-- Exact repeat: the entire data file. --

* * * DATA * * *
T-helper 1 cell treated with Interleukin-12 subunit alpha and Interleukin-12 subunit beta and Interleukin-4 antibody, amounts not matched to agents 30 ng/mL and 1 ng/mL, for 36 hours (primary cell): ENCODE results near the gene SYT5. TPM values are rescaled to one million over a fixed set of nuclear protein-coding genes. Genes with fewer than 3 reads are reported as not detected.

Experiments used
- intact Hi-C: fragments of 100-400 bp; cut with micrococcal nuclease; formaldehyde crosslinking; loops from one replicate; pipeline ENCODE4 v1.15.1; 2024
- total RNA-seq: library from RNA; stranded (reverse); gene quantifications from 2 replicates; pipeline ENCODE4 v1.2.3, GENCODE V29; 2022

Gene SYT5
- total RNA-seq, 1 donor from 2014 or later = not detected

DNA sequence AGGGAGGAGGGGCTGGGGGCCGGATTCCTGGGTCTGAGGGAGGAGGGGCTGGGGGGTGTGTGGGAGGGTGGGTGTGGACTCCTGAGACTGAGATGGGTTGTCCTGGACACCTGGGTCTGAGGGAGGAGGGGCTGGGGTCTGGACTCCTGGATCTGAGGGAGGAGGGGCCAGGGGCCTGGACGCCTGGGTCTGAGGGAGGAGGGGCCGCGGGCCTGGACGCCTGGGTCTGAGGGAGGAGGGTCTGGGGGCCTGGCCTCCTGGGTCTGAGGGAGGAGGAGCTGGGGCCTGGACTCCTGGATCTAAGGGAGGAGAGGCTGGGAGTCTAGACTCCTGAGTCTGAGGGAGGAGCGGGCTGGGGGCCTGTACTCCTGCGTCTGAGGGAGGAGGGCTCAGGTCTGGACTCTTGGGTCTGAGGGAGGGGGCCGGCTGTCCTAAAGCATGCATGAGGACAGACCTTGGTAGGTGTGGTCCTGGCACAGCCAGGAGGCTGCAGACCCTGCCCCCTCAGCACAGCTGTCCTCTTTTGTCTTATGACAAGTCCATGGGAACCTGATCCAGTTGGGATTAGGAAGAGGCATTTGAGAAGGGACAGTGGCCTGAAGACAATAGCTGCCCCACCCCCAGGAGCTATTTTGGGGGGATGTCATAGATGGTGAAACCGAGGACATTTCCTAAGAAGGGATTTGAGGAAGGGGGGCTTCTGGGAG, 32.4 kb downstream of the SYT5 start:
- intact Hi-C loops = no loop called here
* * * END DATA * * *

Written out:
T-helper 1 cell treated with Interleukin-12 subunit alpha and Interleukin-12 subunit beta and Interleukin-4 antibody, amounts not matched to agents 30 ng/mL and 1 ng/mL, for 36 hours (primary cell): ENCODE results near the gene SYT5. TPM values are rescaled to one million over a fixed set of nuclear protein-coding genes. Genes with fewer than 3 reads are reported as not detected.

Experiments used
- intact Hi-C: fragments of 100-400 bp; cut with micrococcal nuclease; formaldehyde crosslinking; loops from one replicate; pipeline ENCODE4 v1.15.1; 2024
- total RNA-seq: library from RNA; stranded (reverse); gene quantifications from 2 replicates; pipeline ENCODE4 v1.2.3, GENCODE V29; 2022

Gene SYT5
- total RNA-seq, 1 donor from 2014 or later = not detected

DNA sequence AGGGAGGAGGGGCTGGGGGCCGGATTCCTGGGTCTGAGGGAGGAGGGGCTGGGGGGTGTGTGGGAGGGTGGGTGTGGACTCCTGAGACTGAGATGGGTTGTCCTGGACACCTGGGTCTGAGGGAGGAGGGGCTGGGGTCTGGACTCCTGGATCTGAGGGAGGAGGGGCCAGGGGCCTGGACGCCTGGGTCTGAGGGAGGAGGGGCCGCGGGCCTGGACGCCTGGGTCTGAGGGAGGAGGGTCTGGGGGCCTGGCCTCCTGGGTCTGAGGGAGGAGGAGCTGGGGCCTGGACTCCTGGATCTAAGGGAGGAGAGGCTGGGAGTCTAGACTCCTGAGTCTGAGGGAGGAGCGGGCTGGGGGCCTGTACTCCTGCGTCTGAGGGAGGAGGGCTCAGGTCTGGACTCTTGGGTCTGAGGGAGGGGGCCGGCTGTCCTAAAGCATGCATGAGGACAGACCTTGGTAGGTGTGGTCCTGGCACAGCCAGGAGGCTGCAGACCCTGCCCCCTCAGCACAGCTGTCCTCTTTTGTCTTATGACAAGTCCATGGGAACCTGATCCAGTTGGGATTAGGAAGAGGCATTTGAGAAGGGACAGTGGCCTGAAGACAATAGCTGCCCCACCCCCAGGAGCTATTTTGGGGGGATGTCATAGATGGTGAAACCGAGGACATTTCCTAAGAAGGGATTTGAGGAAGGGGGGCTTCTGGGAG, 32.4 kb downstream of the SYT5 start:
- intact Hi-C loops = no loop called here